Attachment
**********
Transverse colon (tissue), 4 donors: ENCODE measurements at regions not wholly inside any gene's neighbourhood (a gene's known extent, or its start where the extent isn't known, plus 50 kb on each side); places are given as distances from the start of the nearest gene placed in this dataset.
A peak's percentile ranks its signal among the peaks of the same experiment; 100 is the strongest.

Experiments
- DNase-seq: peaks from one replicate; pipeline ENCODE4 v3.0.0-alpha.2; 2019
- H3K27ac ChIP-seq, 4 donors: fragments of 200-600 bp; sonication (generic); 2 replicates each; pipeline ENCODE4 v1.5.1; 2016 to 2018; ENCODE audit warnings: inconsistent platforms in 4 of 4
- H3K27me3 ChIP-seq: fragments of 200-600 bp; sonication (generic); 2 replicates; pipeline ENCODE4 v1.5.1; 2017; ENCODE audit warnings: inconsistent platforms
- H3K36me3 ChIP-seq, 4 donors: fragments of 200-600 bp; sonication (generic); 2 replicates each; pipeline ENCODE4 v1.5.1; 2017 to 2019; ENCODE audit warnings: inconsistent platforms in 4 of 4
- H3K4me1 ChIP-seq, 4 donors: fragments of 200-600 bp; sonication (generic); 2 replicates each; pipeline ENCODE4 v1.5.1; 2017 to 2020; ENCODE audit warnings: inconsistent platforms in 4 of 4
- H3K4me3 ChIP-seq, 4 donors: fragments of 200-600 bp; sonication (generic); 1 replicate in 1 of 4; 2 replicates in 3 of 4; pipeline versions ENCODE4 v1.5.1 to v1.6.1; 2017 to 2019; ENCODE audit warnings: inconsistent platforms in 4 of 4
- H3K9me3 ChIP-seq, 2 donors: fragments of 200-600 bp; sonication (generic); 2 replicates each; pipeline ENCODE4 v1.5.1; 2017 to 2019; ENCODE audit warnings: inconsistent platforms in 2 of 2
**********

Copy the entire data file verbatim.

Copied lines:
Transverse colon (tissue), 4 donors: ENCODE measurements at regions not wholly inside any gene's neighbourhood (a gene's known extent, or its start where the extent isn't known, plus 50 kb on each side); places are given as distances from the start of the nearest gene placed in this dataset.
A peak's percentile ranks its signal among the peaks of the same experiment; 100 is the strongest.

Experiments
- DNase-seq: peaks from one replicate; pipeline ENCODE4 v3.0.0-alpha.2; 2019
- H3K27ac ChIP-seq, 4 donors: fragments of 200-600 bp; sonication (generic); 2 replicates each; pipeline ENCODE4 v1.5.1; 2016 to 2018; ENCODE audit warnings: inconsistent platforms in 4 of 4
- H3K27me3 ChIP-seq: fragments of 200-600 bp; sonication (generic); 2 replicates; pipeline ENCODE4 v1.5.1; 2017; ENCODE audit warnings: inconsistent platforms
- H3K36me3 ChIP-seq, 4 donors: fragments of 200-600 bp; sonication (generic); 2 replicates each; pipeline ENCODE4 v1.5.1; 2017 to 2019; ENCODE audit warnings: inconsistent platforms in 4 of 4
- H3K4me1 ChIP-seq, 4 donors: fragments of 200-600 bp; sonication (generic); 2 replicates each; pipeline ENCODE4 v1.5.1; 2017 to 2020; ENCODE audit warnings: inconsistent platforms in 4 of 4
- H3K4me3 ChIP-seq, 4 donors: fragments of 200-600 bp; sonication (generic); 1 replicate in 1 of 4; 2 replicates in 3 of 4; pipeline versions ENCODE4 v1.5.1 to v1.6.1; 2017 to 2019; ENCODE audit warnings: inconsistent platforms in 4 of 4
- H3K9me3 ChIP-seq, 2 donors: fragments of 200-600 bp; sonication (generic); 2 replicates each; pipeline ENCODE4 v1.5.1; 2017 to 2019; ENCODE audit warnings: inconsistent platforms in 2 of 2